How do you combat this problem?

To listen to the broadcasts, follow these links: https://www.focusonthefamily.com/episodes/broadcast/better-ways-to-communicate-with-your-children-part-1-of-2/ and https://www.focusonthefamily.com/episodes/broadcast/better-ways-to-communicate-with-your-children-part-2-of-2/.

6 thoughts on “Attention world: normal is not defective

  1. One of my favorite movies is “The Incredibles” which deals with this very topic. There’s in a line in it that’s always stuck with me, “…when everyone’s super, no one will be.”

    I remember seeing this trend building 25+ years ago. We had a speaker at our mother’s group talking about it’s good to reward all the kids and not single out the ones who excel. I challenged him on this, asking when those same kids grow up and have to fight for jobs in the world, how will they cope? (Or something like that!)I don’t recall his answer, other than it being fumbled and me not convinced. And this person was a professor at the local college.

    Yes, we’re all unique and all an integral part of the body of Christ, but those unique gifts are for God to use, they’re about obedience.

    1. Thanks for sharing, Brenda. I totally agree with you. I think there are some very shocked people when they are forced to face reality. I’m glad you challenged the professor. I hope he reconsidered because I think it has harmed people rather than boost their esteem as I think was the goal. Well said about the gifts being for God to use through our obedience. Merry Christmas, Brenda!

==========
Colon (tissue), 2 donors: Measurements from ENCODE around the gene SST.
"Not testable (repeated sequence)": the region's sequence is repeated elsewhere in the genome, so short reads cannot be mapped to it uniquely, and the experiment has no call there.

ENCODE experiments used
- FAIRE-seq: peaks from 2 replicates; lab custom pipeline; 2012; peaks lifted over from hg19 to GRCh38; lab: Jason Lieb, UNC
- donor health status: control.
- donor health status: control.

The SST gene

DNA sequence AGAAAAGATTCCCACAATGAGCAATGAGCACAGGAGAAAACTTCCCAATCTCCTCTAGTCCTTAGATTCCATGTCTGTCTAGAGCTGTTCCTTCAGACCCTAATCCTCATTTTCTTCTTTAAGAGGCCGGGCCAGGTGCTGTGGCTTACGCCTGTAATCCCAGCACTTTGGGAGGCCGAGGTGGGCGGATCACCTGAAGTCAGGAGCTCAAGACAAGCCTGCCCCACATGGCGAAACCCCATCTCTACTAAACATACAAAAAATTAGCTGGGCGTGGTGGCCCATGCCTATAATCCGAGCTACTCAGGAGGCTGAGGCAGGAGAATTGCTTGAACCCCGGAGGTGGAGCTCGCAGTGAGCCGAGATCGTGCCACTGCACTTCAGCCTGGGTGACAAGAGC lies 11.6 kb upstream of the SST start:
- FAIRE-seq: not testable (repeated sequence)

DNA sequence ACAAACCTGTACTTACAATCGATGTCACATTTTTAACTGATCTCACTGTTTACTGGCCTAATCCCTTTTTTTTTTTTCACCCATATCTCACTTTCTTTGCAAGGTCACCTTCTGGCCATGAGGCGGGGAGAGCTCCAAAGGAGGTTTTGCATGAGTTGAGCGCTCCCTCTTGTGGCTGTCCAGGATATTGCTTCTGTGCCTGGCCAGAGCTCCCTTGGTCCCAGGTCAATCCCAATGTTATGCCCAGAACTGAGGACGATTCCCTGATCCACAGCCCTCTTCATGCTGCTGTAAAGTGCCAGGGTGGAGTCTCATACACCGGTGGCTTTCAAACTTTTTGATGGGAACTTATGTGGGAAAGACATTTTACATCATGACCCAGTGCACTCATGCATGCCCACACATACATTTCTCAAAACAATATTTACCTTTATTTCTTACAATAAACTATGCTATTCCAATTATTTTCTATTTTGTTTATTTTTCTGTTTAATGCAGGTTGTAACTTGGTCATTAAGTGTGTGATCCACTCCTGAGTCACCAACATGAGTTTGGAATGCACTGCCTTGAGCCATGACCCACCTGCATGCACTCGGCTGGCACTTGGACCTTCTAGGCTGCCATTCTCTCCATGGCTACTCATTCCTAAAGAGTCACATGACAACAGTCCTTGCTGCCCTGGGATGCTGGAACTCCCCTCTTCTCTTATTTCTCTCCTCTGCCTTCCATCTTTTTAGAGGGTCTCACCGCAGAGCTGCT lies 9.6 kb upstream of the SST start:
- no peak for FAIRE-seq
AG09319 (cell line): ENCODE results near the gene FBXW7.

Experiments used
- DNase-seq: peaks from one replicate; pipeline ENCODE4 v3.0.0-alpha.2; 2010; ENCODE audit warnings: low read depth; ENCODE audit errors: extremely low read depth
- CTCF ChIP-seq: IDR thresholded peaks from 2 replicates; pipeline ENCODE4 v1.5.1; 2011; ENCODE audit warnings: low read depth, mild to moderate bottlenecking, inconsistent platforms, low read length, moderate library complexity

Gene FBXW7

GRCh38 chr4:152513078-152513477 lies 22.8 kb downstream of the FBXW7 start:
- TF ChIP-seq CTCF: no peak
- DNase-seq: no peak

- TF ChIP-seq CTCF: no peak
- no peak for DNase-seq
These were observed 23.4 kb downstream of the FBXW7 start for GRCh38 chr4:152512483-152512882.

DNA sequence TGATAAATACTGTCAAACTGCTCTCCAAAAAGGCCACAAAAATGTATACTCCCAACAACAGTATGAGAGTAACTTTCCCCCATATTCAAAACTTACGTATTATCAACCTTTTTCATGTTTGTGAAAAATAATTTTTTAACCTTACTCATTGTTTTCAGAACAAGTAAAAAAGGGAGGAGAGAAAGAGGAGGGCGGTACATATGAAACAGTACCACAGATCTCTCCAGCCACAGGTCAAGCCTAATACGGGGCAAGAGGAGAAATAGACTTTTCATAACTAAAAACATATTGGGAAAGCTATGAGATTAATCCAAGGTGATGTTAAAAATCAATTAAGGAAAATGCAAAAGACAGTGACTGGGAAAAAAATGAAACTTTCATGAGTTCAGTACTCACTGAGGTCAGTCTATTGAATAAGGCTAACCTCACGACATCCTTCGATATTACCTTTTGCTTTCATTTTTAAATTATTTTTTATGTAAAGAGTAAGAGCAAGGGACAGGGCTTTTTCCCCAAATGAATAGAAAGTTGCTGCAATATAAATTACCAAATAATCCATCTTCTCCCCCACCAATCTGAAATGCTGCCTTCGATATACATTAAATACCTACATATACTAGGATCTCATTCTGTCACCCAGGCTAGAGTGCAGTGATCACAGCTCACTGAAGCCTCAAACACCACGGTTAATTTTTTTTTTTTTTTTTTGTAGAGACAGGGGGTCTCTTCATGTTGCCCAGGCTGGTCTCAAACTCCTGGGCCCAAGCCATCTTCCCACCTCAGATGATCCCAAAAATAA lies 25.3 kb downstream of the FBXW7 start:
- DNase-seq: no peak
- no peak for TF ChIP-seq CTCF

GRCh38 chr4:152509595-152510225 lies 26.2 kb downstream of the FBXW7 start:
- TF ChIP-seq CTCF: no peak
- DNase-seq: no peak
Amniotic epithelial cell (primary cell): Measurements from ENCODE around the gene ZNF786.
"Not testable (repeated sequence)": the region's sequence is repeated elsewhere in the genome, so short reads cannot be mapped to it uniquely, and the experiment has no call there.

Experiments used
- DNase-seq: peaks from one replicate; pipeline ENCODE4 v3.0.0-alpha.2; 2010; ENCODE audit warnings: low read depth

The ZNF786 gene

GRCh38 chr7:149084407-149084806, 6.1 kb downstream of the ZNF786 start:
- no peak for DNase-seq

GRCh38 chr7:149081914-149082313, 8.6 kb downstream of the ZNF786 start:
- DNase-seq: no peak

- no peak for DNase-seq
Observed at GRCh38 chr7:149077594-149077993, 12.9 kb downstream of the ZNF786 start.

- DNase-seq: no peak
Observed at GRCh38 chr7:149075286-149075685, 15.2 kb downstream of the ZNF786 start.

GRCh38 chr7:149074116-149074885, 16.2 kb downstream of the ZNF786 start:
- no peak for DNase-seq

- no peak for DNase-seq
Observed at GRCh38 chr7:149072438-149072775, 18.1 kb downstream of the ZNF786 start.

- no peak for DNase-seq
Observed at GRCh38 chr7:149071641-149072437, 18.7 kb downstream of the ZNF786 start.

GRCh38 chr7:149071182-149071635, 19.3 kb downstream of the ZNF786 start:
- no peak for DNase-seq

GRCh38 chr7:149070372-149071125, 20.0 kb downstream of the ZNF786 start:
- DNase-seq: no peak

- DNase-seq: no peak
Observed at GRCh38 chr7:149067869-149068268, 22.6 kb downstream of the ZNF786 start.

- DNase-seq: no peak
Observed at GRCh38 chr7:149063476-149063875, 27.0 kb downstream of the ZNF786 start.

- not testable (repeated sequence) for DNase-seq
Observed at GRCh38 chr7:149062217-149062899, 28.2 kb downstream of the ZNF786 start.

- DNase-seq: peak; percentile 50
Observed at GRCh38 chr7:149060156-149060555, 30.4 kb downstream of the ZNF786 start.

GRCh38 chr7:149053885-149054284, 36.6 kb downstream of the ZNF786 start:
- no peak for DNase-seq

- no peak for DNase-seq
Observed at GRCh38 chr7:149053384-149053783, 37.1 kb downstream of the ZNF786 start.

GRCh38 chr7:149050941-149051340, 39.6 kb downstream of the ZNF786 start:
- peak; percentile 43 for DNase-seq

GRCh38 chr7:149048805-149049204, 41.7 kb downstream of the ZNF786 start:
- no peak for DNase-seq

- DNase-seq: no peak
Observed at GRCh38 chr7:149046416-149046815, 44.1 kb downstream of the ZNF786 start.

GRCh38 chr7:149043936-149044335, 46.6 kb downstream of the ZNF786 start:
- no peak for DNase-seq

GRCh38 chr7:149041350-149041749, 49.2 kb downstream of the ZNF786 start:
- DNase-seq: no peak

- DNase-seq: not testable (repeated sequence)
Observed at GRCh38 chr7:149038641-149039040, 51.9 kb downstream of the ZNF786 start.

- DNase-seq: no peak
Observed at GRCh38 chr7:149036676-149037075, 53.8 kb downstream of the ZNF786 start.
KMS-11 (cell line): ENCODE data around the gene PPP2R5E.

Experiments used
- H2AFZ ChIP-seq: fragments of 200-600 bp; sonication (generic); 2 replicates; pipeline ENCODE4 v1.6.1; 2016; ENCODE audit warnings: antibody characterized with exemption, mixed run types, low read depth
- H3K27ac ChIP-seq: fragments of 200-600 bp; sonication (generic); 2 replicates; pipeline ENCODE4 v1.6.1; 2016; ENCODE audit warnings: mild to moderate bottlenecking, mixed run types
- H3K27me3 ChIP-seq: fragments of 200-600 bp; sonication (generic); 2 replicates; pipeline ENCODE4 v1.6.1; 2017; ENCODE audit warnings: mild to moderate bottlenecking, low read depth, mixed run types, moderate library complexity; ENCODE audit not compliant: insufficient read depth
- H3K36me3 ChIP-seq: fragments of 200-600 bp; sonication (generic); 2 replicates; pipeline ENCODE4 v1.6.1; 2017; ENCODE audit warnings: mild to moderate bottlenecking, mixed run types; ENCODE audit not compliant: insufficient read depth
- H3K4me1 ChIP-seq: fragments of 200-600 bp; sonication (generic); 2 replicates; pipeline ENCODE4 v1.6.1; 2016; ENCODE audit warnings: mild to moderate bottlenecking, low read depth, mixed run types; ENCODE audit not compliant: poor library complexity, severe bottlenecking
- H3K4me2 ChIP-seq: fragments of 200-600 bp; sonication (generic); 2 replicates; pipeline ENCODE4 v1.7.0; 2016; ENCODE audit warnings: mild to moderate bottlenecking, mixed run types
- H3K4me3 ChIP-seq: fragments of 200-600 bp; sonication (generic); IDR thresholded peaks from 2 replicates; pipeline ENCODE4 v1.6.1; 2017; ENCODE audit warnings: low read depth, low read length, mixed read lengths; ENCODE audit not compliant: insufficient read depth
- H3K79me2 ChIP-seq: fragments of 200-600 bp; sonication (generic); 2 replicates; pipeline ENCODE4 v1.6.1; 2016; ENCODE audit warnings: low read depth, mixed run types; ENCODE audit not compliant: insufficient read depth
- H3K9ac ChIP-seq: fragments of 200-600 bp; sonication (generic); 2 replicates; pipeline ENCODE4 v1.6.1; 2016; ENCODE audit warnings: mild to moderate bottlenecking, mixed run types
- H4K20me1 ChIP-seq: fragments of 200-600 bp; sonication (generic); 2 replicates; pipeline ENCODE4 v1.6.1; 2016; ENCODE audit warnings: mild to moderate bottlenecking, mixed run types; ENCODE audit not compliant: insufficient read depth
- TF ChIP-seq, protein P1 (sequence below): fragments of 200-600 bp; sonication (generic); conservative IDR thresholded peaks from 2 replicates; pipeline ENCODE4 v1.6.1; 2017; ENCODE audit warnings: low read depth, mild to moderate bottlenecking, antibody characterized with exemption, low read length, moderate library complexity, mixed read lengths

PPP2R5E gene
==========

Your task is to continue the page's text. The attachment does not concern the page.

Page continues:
2. I agree totally with your thoughts Michelle. I DVR every Hallmark/Lifetime Christmas movie…and a line in one of them…(who knows which one??) was…

    A perspective father was talking to his father or father-in-law…can’t remember. He said he only wanted to be a good father and be happy. The older man said, “Well, you are only as happy as your unhappiest child.” Wow…That saying hit me, and it goes for grandchildren as well.

    I try really hard to not base *my personal* happiness on other family members, but it’s pretty hard to do, so that line rang true for me.

    1. May God help us to find happiness through the only true way–in pure, genuine love and not in accomplishments and other world-set standards. It is hard. We all need help there, don’t we? Thanks so much for sharing, Deb. I like finding nuggets of wisdom tucked in movies too. 🙂 Merry Christmas!

  3. Michelle, this is a hard one to answer. all of our children, and grandchildren have done well in life, including our 27 year-old autistic grandson. Does he make as much money as the others? No. But he is works full-time (on a computer), in a jewelry store. He is well liked there. Do we sometimes make exceptions in situations where he perhaps doesn’t understand? Yes, we do. But he is loved and respected for what he can and does do, as the others are. Each are precious in God’s sight, and in ours.

    1. Yes, each person is precious, I agree. Thanks for sharing, Donna. I was addressing the unhealthy competitiveness and comparisons that make people feel less than. You have a very blessed family. Merry Christmas!